8. Dobbler

    Dobbler Member

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    Mainstream medicine wants to label you as orthorexic so you feel abnormal and eventually crumble under their pressure and start eating their s*itty foods again. Same goes to other diagnoses, they just want to sell their pills and make you a sheep. Once you are enlightened it's so obvious how toxic all their systems are.
     
  9. Arnold Grape

    Arnold Grape Member

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    Is that actually true? This diet advocates plenty of foods which are regarded as bad or toxic by mainstream standards. There are also plenty of people here that blindly move on the advice of one person.

    I would actually like to hear Peat comment about orthorexia, though.
     
  10. Blossom

    Blossom Moderator

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    There’s a fine line between making the best choices for yourself based on what you believe is true about nutrition and obsessing to the point you can’t enjoy life. One of the bigger mistakes I’ve made was believing I was orthorexic because I couldn’t eat like most people around me. I tried to eat more of a standard american diet (but minimizing pufa) to make my life, family and social interactions easier but all it did was dramatically impact my health for the worse. It would be interesting to hear peat’s perspective.
     
  11. commas

    commas Member

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    its simple. If food restriction due to fear of toxins is making you weak, lightheaded, poor sleep, high stress hormones, undereating calories, over exercising, binge eating, constant detoxing. Then yes, you are orthorexic and may need to look at yourself in the mirror and reevaluate. If food restriction of chemicals and poor quality food is making you feel better, more energy, better sex drive, 8 hours of sleep uninterrupted, good overall mood, then no, you do not have orthorexia, even if it means you don't eat at the absolute crap show that is American restaurants. If anyone says your orthorexic for eating sugar saturated fat and meat, all the things everyone is scared of, then so be it. they don't understand what they're missing out on and can go on blindly eating soybean oil fries while being "social". Not eating enough calories seems to be the biggest problem overall with regards to orthorexia. Pretty much anyone on any diet will feel in decent health eating enough food. So whatever diets one following, if not enough calories are being eaten due to a certain fear, then yes, that's a problem, but it doesn't have anything to with eating peaty its mainly a problem for anyone who realizes how shitty the food quality is in America and eats way too little of the good food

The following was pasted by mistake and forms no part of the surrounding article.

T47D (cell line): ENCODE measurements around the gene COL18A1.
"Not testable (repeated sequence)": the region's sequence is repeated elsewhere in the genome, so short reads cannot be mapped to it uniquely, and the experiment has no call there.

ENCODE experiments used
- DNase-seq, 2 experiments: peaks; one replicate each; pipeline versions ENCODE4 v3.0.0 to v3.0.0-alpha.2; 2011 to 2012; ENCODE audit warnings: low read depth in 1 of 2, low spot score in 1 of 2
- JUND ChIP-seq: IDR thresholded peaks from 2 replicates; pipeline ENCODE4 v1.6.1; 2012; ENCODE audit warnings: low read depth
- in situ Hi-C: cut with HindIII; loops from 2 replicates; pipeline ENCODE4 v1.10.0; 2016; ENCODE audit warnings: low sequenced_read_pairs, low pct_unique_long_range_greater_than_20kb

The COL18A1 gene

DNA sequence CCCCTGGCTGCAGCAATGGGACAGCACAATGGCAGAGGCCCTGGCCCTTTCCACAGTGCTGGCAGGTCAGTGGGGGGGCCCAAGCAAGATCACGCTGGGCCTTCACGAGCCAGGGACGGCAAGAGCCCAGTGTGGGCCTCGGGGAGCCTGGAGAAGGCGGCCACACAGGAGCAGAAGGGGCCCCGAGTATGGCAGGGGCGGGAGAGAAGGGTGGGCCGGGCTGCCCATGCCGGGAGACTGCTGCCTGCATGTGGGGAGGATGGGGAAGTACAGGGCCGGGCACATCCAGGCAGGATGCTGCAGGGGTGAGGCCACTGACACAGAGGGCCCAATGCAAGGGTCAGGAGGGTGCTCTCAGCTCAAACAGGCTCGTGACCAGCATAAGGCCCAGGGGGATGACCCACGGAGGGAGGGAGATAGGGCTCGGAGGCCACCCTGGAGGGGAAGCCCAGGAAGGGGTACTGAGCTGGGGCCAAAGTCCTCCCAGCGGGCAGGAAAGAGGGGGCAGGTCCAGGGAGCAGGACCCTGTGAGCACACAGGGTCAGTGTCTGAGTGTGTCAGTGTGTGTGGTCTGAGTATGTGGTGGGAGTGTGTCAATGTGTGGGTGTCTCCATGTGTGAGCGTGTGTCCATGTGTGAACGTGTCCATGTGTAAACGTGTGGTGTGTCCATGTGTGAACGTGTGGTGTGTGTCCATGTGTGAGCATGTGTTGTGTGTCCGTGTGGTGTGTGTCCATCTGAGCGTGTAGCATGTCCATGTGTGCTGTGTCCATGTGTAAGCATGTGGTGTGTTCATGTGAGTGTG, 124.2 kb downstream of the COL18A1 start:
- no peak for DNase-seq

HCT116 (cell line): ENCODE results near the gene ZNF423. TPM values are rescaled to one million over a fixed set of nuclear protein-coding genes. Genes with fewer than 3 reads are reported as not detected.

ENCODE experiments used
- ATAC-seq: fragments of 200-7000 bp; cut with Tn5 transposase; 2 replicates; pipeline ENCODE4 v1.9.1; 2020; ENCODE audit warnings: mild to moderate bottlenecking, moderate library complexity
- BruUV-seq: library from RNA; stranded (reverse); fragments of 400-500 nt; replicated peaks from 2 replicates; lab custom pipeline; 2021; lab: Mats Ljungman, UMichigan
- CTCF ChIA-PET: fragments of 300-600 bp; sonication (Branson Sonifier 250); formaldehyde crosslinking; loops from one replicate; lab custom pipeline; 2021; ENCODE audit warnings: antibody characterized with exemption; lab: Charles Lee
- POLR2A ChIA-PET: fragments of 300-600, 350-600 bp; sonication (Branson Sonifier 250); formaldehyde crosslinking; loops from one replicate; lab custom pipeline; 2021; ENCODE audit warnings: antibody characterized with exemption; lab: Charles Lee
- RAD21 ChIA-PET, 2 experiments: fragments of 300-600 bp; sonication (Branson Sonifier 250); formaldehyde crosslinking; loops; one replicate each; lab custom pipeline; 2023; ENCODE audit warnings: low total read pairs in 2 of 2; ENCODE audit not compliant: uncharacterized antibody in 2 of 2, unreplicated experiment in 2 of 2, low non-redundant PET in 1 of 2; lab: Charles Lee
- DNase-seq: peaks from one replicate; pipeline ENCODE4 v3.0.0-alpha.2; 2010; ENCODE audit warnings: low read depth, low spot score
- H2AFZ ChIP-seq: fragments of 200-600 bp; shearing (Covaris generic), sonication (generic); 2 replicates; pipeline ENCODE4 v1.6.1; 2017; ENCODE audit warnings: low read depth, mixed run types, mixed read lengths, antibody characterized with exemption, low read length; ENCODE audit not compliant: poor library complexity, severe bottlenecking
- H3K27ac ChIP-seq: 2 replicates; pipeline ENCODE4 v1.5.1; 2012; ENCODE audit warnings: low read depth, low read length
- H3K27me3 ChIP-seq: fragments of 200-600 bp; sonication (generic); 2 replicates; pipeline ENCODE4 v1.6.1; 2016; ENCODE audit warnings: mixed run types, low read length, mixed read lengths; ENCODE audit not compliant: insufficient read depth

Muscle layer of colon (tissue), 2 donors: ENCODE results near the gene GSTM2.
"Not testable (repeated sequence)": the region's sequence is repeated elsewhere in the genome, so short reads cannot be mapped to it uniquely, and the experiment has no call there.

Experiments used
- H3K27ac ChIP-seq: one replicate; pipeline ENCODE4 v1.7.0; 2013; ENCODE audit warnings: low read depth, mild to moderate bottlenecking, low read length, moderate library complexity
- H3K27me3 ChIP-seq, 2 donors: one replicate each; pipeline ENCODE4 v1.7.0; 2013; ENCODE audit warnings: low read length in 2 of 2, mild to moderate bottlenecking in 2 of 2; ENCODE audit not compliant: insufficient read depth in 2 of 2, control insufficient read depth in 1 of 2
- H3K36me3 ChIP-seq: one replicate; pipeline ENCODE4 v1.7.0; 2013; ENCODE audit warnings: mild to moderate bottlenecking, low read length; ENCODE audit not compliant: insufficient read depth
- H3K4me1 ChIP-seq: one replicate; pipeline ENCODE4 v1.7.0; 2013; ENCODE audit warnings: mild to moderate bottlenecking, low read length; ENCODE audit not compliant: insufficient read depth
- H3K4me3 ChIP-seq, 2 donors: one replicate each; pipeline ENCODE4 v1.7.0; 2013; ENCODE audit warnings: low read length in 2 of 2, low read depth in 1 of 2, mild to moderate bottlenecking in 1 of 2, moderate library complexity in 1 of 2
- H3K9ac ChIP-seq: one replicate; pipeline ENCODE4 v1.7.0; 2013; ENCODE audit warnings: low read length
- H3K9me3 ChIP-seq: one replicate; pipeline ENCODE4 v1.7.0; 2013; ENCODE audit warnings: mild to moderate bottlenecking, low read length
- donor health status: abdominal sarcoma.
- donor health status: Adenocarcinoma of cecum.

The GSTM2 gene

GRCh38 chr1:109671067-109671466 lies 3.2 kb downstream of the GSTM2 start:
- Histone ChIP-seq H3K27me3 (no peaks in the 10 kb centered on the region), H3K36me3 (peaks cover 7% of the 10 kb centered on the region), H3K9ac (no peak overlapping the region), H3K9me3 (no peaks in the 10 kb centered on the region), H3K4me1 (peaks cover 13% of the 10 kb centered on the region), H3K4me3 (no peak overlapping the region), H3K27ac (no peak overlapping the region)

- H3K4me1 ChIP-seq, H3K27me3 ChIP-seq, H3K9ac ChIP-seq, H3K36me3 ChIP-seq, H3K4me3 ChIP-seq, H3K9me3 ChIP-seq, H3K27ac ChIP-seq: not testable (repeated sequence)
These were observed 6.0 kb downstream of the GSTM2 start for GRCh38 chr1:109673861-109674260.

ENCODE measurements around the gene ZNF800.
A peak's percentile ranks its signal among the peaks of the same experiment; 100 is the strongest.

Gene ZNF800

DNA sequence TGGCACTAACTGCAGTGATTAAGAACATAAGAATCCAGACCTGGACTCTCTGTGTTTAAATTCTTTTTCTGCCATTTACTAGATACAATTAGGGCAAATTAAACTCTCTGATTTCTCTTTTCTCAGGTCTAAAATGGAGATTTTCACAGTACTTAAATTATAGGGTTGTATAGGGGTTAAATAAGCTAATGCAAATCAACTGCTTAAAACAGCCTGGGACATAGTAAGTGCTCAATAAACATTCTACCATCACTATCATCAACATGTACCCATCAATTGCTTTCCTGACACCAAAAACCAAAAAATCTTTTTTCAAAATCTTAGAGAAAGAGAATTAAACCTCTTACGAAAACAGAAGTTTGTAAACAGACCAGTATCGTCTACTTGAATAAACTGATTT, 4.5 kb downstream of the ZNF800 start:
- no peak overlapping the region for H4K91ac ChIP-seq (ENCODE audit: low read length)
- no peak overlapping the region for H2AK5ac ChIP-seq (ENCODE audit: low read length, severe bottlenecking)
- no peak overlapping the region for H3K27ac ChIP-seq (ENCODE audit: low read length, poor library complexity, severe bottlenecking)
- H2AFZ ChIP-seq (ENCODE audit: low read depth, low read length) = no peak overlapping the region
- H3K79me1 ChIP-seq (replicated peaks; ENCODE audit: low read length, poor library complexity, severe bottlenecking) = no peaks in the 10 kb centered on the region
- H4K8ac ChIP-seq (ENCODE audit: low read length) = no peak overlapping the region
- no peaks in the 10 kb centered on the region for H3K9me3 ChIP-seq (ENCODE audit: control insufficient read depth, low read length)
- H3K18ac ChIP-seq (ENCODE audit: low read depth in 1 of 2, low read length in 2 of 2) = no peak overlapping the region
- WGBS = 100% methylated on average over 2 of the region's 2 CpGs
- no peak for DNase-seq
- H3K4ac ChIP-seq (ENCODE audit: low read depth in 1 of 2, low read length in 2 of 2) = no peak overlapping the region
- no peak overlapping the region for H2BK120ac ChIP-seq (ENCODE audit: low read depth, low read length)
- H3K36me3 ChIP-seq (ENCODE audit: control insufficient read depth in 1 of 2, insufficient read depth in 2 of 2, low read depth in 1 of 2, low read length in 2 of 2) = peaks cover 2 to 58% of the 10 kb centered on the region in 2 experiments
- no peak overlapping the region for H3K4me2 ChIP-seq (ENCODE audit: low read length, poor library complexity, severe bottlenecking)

12. sunraiser

    sunraiser Member

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    Not specifically Peat but I have found such restrictive ideas can create a degree of neuroticism.

    The biggest anti health issue in regard to Peat is calorie intake, for me. It should be based on appetite and nothing else in my experience.

    Also, sometimes eating way less than 3k calories is just what the body needs. It took me a long time to get over the idea of needing to eat some magical arbitrary amount, but that's partly because of gym.